Understanding the tax specifics and implications of selling your beef herd | TSLN.com

Understanding the tax specifics and implications of selling your beef herd

Tom Holman
UNL Extension Educator

Anyone who sold cows and bulls as a result of drought and elected to defer income has probably settled their 2012 tax bill, assuming they are on a cash basis for taxes.

Here are some reminders of what producers must do to avoid recapturing tax obligations, as well as some thoughts on herd management during a drought:

• There may be an opportunity to use drought sales in 2013 if drought persists. There must be a drought designation by USDA Farm Service Administration, or a producer must prove drought exists based on forage supply in 2013 versus historical production.

• Selling down of calves, yearlings or breeding stock may qualify for tax deferment, depending on IRS regulations.

• When the drought breaks, it is not the time to immediately restock unless pastures are available that have not been grazed for two years.

• The IRS allows producers four years to replace cows and bulls, or else amend their 2012 return and pay a higher capital gains tax. Raised replacements to not qualify for tax purposes. Therefore, let pastures rest for one to two years. In the meantime, watch cow and bull sales closely.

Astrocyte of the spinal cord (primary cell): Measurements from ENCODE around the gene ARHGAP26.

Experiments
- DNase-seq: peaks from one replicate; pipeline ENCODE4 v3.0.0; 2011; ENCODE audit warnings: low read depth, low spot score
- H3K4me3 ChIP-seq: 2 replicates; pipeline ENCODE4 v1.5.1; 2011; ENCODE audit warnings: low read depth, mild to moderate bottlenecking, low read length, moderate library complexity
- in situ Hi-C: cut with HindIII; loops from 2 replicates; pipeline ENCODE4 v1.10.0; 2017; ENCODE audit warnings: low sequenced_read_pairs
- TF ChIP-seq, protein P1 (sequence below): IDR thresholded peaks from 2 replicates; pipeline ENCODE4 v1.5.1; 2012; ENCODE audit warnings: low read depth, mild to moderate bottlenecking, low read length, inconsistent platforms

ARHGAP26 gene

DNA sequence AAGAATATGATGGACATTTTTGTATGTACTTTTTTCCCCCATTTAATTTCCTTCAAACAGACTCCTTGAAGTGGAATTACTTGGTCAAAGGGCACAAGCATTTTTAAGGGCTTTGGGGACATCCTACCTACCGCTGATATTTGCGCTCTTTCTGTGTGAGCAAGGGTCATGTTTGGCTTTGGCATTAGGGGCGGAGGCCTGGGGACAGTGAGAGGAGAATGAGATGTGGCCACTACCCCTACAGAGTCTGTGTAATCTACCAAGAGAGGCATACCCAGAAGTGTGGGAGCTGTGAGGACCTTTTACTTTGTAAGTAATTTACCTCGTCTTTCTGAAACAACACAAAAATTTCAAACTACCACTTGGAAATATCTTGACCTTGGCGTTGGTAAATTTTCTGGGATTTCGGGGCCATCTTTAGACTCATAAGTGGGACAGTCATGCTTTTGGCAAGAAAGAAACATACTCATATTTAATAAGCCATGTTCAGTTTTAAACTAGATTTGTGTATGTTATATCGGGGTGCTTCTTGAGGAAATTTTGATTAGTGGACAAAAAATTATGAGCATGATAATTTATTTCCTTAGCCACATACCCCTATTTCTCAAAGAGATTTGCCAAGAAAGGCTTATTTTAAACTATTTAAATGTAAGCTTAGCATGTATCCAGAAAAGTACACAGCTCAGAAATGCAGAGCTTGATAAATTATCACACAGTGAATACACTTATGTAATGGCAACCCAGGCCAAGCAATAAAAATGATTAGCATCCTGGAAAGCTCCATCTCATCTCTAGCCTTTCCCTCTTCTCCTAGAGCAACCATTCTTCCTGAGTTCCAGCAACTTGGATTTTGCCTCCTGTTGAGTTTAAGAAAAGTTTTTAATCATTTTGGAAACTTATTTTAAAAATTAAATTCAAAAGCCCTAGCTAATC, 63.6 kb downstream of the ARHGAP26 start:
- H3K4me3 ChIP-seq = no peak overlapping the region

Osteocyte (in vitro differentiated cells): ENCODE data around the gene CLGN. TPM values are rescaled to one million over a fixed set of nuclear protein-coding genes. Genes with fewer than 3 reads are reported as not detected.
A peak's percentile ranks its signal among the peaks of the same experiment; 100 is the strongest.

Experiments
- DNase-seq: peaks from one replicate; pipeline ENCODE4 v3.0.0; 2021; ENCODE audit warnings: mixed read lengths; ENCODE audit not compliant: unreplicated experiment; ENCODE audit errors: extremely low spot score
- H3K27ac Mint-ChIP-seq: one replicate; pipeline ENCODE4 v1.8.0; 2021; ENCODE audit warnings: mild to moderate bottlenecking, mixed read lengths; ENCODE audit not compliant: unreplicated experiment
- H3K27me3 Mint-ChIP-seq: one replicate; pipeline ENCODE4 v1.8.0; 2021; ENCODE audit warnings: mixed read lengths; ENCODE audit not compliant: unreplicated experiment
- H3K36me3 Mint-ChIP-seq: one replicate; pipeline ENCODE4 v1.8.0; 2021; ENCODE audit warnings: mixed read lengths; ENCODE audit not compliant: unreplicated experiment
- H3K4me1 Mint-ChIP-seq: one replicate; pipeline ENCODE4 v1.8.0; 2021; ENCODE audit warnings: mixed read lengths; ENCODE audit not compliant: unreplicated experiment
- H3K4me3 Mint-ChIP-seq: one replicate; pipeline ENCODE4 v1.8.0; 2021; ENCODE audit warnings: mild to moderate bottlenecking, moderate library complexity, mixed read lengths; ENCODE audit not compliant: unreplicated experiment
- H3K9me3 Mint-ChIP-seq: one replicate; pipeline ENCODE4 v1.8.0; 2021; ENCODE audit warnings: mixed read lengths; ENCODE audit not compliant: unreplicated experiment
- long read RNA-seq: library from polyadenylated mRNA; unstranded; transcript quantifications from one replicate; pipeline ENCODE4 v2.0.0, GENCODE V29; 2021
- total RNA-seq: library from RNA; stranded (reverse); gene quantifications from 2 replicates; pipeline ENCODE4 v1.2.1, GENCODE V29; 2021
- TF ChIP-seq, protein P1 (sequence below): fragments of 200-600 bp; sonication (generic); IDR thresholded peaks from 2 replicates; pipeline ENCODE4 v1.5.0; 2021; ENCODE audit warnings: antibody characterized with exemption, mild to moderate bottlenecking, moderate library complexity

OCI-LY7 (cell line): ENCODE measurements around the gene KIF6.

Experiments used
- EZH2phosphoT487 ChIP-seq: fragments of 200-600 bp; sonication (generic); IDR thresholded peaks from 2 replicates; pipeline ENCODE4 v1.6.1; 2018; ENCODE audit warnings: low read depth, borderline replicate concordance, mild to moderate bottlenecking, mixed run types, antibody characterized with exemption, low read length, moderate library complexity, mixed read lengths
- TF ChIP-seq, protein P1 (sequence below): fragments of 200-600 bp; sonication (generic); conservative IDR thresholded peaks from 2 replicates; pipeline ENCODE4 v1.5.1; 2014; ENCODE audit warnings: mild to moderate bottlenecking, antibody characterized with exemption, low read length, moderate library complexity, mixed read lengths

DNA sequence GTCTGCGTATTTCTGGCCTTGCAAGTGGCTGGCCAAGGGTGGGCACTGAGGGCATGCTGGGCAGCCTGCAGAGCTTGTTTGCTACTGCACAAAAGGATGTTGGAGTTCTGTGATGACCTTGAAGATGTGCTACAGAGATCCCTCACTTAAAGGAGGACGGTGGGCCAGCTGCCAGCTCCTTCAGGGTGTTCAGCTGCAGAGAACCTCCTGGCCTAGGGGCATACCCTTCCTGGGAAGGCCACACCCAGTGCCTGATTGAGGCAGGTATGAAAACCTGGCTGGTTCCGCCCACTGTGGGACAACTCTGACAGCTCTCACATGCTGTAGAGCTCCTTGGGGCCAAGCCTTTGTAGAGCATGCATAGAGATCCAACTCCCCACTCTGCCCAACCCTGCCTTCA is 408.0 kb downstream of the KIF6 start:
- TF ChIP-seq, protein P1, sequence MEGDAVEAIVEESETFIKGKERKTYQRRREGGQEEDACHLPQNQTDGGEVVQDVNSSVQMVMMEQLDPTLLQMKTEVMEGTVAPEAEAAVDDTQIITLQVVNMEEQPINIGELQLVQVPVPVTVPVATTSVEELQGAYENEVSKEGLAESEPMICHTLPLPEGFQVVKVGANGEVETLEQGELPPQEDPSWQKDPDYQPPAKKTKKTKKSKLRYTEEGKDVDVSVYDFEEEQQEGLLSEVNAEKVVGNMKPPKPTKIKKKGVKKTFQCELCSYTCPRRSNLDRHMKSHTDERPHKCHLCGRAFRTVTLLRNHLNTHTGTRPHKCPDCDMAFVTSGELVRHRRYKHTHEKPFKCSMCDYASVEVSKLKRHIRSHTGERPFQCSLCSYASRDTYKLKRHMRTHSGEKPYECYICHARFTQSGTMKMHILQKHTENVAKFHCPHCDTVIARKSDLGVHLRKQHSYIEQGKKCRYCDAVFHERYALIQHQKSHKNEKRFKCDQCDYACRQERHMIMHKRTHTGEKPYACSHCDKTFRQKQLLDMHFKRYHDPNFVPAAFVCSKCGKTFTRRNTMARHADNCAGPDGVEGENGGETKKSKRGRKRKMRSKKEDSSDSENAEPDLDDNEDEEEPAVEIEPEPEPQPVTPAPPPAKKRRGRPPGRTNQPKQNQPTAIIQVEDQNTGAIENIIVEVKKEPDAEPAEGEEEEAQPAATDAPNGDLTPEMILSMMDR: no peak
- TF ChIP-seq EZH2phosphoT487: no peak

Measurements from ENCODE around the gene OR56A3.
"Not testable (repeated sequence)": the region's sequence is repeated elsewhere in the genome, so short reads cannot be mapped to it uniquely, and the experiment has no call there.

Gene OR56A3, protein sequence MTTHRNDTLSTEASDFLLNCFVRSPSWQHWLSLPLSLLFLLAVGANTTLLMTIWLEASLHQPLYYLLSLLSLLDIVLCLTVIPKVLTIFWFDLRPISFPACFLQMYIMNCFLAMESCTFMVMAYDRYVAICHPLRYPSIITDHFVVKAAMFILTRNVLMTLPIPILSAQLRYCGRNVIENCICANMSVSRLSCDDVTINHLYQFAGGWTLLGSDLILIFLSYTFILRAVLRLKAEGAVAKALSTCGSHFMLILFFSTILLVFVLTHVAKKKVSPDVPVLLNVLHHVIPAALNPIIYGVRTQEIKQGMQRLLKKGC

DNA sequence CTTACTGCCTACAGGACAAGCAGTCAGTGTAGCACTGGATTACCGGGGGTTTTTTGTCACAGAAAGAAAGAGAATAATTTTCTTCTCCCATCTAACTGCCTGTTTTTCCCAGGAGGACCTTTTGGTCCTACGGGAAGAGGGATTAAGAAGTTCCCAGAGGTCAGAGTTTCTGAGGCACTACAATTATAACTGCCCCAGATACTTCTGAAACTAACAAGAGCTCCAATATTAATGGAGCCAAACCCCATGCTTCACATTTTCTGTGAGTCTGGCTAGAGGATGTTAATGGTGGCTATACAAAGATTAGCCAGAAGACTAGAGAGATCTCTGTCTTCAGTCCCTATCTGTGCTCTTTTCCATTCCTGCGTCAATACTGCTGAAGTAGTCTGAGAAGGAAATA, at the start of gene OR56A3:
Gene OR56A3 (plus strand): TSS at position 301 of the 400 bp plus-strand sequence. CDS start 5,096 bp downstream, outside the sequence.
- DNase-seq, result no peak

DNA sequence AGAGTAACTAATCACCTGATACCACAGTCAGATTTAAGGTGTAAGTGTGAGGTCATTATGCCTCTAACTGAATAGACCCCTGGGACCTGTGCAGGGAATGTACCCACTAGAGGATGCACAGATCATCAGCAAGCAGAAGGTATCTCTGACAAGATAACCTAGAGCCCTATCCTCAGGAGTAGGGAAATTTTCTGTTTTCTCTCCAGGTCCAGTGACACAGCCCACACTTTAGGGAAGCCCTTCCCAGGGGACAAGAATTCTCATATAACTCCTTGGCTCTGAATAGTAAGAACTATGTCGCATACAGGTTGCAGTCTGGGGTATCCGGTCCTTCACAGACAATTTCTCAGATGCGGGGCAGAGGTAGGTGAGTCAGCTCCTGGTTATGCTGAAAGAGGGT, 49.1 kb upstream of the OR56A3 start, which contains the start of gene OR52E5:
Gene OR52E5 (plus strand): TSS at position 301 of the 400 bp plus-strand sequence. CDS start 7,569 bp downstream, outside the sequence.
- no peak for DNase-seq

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• When pastures return, communicate with other buyers exactly what is desired for replacements (age, breed, weight, condition score, bred or open, and maximum price).

• This may be an excellent opportunity to bring partners into the operation, either inside or outside the family, with less capital investment by selling home-raised replacements to them. Anyone who does so should consult their accountant for tax implications that can be taken advantage of.

• Consider putting cows and bulls in a dry lot on a limit-fed basis, either at home or with a feed yard.

• This may be an opportunity to make changes in an operation by buying or retaining calves and selling stockers or finish-feeding your own cattle. These options provide more year-to-year flexibility for pastures.

Two articles are available on the UNL Beef web site, beef.unl.edu:

Tax Consequences to Drought

Options for Tax Planning for Livestock Producers Due to the 2012 Drought Disaster Designation